Right now in many offices across the world, there is a chasm between two groups of people. One group is sitting pretty, happy, engaged, and well-rested from all the undisturbed sleep each night. The other group is just the opposite: mad, tired, stressed, and probably thinking, “this isn’t worth it”. The sad reality is that second group of people, the angry ones, may be your top performers.

According to a new study that was reported by Fast Company and WSJ, “Low performers often end up with the easiest jobs because managers don’t ask much of them, so they’re under less stress and they’re more satisfied with their daily work lives. Meanwhile, dedicated and conscientious workers end up staying at the office late, correcting the work of the low performers, and making sure clients or customers are satisfied. This pattern breeds frustration and disengagement in the high performers—and perhaps ultimately drives them to seek work elsewhere. They feel stressed and undervalued, and it starts to undermine the high performers’ confidence that the organization is a meritocracy,” said Mark Murphy, CEO of Leadership IQ, the consulting firm that conducted the study.

What’s to be done? Consider the following steps to make sure you are connecting with your top (and bottom) performers to foster a strong company culture and employee engagement that is sustainable.

  1. Don’t take advantage of your best people. This is an obvious statement, but it happens all the time. There is a special breed of employee that is willing to give you everything, show up every day ready for the fight, and pour all passion into making your vision come true. While this is going on, we often ask more (and more and more and more) of them knowing that it will get handled. Don’t forget to tell them the value of their contribution, recognize their efforts early and often, encourage them to focus on their well-being by taking time when they need time, and finally, move out of their way so they find the best fit for their skills and leadership within the company.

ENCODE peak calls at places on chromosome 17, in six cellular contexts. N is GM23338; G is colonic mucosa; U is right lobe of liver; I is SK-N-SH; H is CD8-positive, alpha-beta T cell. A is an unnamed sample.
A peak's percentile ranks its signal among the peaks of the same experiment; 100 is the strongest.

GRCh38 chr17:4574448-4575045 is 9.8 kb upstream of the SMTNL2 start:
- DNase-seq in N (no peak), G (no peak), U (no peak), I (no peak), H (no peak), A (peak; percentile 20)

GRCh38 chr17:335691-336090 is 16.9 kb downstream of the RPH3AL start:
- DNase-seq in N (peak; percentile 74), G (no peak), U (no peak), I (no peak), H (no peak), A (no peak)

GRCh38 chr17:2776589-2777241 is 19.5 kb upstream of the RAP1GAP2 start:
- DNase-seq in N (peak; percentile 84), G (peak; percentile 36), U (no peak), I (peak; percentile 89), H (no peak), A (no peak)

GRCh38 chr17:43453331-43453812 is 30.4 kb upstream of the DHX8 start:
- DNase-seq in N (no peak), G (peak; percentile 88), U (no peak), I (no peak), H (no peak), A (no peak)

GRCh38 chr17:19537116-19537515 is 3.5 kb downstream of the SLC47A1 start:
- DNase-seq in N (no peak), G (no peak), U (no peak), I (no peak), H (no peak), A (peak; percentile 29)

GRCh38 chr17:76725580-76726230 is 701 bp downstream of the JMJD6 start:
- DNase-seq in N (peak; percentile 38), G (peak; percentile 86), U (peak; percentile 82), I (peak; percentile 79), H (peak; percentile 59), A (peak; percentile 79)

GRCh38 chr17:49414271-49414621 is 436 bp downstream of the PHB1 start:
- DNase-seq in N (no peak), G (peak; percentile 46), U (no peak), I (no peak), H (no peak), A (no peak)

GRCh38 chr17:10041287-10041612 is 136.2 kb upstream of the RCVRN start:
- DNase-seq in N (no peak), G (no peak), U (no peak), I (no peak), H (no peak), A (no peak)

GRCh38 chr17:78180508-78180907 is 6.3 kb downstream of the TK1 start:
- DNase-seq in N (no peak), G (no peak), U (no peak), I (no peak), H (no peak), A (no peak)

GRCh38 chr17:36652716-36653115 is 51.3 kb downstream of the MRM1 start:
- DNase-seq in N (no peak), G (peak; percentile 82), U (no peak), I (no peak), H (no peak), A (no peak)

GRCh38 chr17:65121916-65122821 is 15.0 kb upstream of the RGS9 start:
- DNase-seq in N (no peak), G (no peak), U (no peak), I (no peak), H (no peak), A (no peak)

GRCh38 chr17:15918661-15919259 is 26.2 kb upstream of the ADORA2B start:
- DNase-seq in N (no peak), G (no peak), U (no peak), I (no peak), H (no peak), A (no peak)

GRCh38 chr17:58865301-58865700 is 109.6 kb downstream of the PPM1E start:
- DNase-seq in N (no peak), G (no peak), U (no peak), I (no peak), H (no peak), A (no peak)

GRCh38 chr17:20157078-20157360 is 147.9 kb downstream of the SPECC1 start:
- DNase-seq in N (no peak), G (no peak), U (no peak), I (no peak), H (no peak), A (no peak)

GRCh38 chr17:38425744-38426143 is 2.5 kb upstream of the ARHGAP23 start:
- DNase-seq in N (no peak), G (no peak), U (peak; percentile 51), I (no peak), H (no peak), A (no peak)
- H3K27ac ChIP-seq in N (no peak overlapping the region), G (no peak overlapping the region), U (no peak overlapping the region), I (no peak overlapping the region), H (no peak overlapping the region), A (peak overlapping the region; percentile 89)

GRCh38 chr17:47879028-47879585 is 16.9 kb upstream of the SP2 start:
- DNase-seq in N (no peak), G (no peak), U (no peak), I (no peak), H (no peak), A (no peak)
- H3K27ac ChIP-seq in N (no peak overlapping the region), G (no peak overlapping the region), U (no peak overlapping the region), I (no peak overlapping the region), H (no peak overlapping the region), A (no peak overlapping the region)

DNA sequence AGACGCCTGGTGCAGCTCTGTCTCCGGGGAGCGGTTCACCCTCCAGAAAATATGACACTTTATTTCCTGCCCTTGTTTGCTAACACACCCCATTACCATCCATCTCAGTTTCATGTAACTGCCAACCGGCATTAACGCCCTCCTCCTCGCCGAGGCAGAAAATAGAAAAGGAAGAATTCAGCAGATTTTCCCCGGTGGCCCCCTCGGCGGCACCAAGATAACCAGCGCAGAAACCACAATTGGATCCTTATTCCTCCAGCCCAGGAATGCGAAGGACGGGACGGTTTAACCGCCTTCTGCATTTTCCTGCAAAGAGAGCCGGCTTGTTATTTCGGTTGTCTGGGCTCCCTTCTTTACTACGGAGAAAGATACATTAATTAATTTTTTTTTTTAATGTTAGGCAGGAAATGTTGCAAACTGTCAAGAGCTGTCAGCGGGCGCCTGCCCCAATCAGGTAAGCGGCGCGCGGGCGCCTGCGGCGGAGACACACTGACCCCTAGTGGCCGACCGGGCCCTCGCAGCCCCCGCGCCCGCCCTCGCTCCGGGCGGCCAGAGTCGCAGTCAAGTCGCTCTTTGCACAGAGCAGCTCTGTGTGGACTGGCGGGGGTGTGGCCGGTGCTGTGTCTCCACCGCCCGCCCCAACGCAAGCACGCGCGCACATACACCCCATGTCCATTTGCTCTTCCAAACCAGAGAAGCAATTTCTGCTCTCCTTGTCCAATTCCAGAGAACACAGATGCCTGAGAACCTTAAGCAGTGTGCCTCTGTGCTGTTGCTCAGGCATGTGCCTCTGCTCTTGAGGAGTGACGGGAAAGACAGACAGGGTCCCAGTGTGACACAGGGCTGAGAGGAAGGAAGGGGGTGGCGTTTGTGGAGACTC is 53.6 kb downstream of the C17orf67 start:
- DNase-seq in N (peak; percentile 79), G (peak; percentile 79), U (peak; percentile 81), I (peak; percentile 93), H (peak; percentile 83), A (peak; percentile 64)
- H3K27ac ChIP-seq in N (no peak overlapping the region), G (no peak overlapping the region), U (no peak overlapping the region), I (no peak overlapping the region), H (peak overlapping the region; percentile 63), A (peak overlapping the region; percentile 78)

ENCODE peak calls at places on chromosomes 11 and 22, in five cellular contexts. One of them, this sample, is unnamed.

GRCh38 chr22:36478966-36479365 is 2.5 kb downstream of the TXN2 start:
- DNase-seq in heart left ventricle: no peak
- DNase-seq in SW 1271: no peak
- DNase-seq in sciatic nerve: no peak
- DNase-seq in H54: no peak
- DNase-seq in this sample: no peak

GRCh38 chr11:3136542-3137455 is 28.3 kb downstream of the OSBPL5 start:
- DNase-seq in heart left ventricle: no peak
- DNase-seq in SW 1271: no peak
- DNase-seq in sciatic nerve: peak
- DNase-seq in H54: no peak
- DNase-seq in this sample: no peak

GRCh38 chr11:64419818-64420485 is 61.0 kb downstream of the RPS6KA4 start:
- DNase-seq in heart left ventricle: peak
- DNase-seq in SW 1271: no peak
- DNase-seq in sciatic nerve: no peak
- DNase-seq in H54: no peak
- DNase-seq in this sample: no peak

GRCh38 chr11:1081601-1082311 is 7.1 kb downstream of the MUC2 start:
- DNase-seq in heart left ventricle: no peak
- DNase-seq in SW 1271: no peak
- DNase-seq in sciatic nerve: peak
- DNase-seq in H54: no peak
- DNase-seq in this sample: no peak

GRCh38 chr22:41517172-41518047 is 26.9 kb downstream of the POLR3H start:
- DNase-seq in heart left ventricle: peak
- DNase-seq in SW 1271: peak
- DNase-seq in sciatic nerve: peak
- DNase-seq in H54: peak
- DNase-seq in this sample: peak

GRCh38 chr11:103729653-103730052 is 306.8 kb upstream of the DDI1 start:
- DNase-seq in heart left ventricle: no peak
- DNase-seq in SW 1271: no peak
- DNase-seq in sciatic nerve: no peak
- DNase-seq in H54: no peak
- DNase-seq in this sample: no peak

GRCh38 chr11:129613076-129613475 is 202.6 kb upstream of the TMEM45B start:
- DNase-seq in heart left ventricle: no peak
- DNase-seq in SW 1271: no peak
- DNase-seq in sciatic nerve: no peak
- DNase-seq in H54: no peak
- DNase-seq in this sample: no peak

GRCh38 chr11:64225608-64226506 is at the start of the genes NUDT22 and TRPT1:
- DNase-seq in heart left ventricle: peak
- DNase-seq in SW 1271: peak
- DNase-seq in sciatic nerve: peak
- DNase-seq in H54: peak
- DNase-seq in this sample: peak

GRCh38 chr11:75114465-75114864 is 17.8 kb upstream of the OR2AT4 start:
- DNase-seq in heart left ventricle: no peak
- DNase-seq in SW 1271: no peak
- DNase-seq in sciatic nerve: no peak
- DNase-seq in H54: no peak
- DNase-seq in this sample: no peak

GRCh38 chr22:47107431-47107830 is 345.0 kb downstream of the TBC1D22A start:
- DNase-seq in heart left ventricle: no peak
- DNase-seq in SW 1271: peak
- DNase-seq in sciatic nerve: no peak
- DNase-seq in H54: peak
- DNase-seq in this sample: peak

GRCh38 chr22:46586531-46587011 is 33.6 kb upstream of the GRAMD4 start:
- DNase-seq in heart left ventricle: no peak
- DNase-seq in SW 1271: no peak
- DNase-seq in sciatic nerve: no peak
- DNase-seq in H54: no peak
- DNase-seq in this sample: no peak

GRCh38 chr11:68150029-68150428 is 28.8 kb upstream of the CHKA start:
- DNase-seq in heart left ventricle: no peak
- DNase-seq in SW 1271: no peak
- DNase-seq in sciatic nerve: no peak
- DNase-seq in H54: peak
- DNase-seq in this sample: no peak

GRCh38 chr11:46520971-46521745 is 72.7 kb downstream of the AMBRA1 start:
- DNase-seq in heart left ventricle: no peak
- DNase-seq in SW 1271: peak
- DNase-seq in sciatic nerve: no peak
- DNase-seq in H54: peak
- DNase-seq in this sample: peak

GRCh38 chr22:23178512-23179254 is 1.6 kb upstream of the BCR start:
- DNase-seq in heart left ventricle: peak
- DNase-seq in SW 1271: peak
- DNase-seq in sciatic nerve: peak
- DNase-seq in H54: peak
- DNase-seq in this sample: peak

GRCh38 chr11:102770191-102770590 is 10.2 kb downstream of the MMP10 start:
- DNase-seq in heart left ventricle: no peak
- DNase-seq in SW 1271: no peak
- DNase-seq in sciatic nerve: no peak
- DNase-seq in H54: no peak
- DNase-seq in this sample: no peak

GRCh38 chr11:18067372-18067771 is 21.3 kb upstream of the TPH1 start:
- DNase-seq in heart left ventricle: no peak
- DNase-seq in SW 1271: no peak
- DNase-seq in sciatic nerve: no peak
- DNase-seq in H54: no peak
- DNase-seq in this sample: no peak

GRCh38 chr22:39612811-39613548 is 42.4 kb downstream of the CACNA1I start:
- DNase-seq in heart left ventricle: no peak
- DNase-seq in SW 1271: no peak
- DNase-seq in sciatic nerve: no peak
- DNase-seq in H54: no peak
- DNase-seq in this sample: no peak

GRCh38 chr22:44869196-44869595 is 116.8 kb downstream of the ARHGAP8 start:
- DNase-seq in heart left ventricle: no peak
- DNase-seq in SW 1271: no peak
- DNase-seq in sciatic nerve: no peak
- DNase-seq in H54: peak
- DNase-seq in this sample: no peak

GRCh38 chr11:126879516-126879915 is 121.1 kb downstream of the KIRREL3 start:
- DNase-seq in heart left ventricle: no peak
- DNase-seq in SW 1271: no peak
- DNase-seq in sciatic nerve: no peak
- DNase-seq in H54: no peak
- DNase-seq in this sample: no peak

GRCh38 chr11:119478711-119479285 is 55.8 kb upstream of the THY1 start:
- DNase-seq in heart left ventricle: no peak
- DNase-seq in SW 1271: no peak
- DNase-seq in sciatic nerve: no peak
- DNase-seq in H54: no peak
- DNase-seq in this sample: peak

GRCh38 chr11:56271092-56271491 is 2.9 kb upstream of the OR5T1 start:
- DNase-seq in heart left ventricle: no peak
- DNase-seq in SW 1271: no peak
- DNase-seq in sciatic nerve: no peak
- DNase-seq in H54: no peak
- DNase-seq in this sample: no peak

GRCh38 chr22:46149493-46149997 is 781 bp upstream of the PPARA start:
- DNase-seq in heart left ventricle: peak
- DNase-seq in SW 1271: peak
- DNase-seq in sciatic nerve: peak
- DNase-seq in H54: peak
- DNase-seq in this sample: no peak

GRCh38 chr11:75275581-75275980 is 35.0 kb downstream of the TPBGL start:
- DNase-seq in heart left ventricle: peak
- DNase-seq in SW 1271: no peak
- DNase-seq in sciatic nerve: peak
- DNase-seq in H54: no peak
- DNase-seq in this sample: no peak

2. Set clear performance expectations for all people…and stay committed to them. Don’t make the mistake of letting some skate by without notice while the others are running out of steam (and hope). Set expectations, provide feedback and development opportunities, and course correct when people are unwilling to do their part. One of the most surprising facts about low-performers is that they aren’t even aware of their low-performing status. Research suggests this, which indicates that leadership may need to step up and do a better job communicating and setting these expectations evenly across the company.
  3. Create feedback opportunities. Have regular discussions with your middle and top performers to ensure you are aware of their state of mind and needs from the workplace. The relationship between company and employee needs to be a mutually beneficial one. These conversations can help you stay connected to the reality of your culture and how it’s enabling or potentially stifling employee engagement.

It seems counterintuitive to think that our top-performers can sometimes be the least satisfied, but this group can be neglected of some of the most fundamental needs we all have: recognition for our efforts, clarity around expectations, and the knowledge that the entire team is working together towards the same goal.